A persistent claim in the B2B universe is that content marketing programs are not effective for manufacturers. The old wisdom says highly technical buyers are immune to content marketing messages.
But data from Content Marketing Institute’s 2017 Manufacturing Content Marketing survey show the benefits of content marketing are becoming clearer to manufacturers, and that must mean that these technical buyers are buying in.
A big reason why the myth that content marketing doesn’t work for manufacturers has persisted is because fewer manufacturers have these programs compared to other B2B firms.
That’s still true, but this year’s survey showed manufacturers are gaining ground: 31 percent of manufacturers reported having documented content marketing strategies compared to just 18 percent a year ago.
What’s more, the data point to manufacturers beginning to understand content marketing in much the same way as other B2B firms have:
- 64 percent of manufacturers always or frequently consider how content marketing impacts someone’s overall experience with their organization compared to 71 percent of other B2B firms.
- 64 percent of manufacturers always or frequently prioritize quality of content over quantity compared to 76 percent of other B2B firms.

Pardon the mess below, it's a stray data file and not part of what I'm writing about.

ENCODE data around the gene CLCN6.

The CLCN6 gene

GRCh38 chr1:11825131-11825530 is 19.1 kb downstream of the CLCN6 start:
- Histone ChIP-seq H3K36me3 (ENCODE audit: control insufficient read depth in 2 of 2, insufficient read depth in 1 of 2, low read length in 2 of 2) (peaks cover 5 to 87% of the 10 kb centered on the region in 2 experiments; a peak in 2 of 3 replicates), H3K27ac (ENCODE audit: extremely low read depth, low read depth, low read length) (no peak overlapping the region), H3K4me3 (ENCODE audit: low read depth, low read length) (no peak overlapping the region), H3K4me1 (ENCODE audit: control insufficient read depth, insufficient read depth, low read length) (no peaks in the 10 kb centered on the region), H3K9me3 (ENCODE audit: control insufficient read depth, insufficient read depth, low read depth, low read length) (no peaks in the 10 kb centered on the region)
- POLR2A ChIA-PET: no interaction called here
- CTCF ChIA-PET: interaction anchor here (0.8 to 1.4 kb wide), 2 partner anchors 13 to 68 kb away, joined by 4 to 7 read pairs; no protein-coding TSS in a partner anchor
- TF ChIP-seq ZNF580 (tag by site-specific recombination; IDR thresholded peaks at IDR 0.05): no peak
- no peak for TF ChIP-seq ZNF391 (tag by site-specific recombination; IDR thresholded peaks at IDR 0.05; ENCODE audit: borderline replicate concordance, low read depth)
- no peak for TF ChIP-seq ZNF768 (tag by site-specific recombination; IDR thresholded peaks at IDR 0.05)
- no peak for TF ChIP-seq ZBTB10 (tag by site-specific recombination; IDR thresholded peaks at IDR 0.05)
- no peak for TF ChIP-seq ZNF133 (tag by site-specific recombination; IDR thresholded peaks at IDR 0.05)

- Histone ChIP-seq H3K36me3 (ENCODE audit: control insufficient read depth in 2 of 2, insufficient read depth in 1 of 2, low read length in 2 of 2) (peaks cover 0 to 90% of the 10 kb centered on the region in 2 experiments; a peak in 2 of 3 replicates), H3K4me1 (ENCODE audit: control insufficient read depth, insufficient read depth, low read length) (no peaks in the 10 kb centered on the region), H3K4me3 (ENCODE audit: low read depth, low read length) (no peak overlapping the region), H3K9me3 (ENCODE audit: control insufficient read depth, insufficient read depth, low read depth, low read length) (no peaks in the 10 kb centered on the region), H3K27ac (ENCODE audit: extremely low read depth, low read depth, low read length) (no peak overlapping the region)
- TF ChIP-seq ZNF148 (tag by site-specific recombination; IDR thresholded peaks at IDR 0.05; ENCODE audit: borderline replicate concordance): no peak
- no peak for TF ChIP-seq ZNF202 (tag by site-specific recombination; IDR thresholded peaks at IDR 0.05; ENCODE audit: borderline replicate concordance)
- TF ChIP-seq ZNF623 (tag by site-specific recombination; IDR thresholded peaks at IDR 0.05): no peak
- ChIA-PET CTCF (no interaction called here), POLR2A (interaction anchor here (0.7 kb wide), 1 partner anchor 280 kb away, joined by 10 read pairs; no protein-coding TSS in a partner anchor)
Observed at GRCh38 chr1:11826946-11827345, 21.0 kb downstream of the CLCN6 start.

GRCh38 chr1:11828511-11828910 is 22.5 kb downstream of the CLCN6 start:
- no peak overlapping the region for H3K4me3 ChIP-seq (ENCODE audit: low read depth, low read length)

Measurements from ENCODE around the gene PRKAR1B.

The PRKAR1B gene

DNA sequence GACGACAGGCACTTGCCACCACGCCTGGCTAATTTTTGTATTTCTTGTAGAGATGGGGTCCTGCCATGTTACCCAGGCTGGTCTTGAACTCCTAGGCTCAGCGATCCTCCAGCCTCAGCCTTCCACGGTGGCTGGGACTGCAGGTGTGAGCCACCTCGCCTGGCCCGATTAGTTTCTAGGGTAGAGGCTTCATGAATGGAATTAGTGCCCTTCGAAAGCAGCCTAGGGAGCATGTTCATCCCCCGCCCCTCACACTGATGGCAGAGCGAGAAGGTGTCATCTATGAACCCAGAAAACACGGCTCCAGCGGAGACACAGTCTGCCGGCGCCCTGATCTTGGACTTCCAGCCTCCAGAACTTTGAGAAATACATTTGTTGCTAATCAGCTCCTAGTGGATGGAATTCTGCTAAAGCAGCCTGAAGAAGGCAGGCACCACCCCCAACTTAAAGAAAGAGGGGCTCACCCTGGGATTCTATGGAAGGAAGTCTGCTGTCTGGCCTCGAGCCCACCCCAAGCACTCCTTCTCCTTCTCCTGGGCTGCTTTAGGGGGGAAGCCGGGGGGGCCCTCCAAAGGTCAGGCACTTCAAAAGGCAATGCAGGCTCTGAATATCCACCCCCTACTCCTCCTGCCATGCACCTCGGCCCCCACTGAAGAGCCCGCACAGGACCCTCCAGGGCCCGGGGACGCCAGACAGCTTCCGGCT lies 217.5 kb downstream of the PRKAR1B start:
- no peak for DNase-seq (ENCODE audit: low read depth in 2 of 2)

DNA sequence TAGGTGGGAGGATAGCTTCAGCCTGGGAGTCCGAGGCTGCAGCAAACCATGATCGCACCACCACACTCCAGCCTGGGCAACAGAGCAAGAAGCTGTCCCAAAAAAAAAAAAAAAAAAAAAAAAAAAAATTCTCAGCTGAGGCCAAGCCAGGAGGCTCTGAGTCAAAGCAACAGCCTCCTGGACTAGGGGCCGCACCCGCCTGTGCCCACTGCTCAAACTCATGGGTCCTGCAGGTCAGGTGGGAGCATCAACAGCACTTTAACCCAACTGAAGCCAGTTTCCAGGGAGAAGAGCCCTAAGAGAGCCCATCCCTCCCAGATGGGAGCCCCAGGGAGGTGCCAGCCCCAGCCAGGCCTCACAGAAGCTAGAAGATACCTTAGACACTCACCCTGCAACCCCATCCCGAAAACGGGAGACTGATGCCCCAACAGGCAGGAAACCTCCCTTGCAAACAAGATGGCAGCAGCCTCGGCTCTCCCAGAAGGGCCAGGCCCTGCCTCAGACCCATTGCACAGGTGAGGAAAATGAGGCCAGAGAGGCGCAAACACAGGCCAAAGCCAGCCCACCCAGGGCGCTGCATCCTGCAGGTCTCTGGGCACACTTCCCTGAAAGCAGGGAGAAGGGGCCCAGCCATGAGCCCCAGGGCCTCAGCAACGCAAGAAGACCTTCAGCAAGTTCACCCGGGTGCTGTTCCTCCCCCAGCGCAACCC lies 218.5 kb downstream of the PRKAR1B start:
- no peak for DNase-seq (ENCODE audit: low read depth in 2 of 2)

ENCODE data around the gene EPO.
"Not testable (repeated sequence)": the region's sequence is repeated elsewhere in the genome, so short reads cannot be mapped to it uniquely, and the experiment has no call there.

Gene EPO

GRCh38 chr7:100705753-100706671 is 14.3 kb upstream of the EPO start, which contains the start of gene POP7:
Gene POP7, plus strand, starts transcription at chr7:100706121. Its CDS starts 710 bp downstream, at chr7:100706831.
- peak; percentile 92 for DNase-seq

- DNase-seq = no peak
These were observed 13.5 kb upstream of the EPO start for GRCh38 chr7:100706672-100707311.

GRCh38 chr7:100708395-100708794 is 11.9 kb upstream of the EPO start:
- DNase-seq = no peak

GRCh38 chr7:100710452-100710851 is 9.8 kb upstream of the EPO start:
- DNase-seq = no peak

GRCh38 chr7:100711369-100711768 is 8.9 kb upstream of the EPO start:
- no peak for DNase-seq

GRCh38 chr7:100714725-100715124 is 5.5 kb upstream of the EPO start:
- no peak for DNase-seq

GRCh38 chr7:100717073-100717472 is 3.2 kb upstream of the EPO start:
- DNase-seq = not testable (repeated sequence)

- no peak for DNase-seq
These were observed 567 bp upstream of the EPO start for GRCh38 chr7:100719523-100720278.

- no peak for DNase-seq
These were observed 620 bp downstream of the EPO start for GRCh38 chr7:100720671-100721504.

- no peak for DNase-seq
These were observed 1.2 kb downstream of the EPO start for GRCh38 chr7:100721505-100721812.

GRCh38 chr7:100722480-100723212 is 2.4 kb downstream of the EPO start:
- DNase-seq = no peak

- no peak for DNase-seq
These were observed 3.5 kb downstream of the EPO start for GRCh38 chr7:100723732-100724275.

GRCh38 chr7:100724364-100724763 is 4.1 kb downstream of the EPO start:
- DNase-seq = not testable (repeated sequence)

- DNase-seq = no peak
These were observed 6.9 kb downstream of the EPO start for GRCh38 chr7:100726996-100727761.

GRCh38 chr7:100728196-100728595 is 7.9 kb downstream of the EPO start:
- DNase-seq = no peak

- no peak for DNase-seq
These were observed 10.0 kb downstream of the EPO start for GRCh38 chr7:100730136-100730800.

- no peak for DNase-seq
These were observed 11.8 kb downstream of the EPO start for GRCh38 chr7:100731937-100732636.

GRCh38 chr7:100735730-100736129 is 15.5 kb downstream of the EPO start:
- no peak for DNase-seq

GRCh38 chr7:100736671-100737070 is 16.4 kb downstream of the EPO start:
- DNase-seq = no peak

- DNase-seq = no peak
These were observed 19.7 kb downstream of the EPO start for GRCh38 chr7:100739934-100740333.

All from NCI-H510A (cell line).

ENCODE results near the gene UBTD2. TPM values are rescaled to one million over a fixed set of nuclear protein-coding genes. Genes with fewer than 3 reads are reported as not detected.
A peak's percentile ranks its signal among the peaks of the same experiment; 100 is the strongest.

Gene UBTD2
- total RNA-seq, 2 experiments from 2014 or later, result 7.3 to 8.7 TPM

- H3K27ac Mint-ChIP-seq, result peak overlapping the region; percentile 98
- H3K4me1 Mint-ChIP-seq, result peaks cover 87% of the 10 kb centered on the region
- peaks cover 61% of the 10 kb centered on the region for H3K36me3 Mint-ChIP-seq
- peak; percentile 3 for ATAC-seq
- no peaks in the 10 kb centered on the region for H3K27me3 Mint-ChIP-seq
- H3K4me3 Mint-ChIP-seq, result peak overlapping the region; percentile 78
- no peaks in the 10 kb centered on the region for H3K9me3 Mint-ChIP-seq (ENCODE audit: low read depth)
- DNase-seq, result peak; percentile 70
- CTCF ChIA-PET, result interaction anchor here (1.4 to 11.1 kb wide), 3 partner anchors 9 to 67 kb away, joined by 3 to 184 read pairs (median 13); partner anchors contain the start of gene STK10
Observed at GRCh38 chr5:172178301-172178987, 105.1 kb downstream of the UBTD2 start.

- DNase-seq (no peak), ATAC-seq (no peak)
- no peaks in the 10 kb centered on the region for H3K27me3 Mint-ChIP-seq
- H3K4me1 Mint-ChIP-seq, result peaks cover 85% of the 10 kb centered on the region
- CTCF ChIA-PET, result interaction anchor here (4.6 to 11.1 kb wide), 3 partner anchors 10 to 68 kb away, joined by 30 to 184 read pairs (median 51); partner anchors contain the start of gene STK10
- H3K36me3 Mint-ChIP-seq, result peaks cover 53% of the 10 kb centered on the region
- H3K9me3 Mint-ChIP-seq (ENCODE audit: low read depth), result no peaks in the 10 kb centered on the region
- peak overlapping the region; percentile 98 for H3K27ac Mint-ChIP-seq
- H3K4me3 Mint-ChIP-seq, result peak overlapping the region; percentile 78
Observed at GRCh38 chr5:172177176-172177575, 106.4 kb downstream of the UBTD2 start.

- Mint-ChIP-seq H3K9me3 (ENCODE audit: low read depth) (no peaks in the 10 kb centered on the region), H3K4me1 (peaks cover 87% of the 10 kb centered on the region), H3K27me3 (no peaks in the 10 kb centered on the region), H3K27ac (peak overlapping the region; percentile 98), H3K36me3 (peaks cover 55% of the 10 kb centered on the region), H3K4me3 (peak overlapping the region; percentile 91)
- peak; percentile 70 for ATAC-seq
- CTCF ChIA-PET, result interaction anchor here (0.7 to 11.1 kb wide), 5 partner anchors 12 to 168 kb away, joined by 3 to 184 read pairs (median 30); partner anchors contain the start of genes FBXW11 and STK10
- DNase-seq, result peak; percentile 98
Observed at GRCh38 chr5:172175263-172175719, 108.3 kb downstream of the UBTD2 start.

- 49 percent of manufacturers stated their marketing leadership team gives marketers enough time to produce content marketing results compared to 52 percent of other B2B firms.
Key takeaway: Recognizing how content marketing plays in to overall brand experience, focusing on quality over quantity and understanding that results take time are critical pieces of good content marketing programs. These data show manufacturers understand that.
Content Marketing Maturity
It’s fair to say manufacturers are comparatively new to content marketing compared to other firms — only 19 percent of surveyed firms claimed to have mature or sophisticated content marketing programs.
But consider where the rest of the surveyed firms fall:
- 37 percent say their content marketing programs are in “adolescent” stages, having developed a business case, seen some success and gotten better at measuring and scaling their programs.
- 28 percent claimed to be in “young” stages where growing pains are evident as they try to develop cohesive strategies and measurement plans.
Plus, the commitment among manufacturers to develop and/or maintain their content marketing programs is strong:
- 49 percent claimed to be extremely or very committed to content marketing.
- 59 percent said their organizations have been much more or somewhat more successful thanks to their content marketing programs.
Consider this other important point: 19 percent of manufacturers reported their overall content marketing approach has been very successful while 49 percent considered their approach moderately so.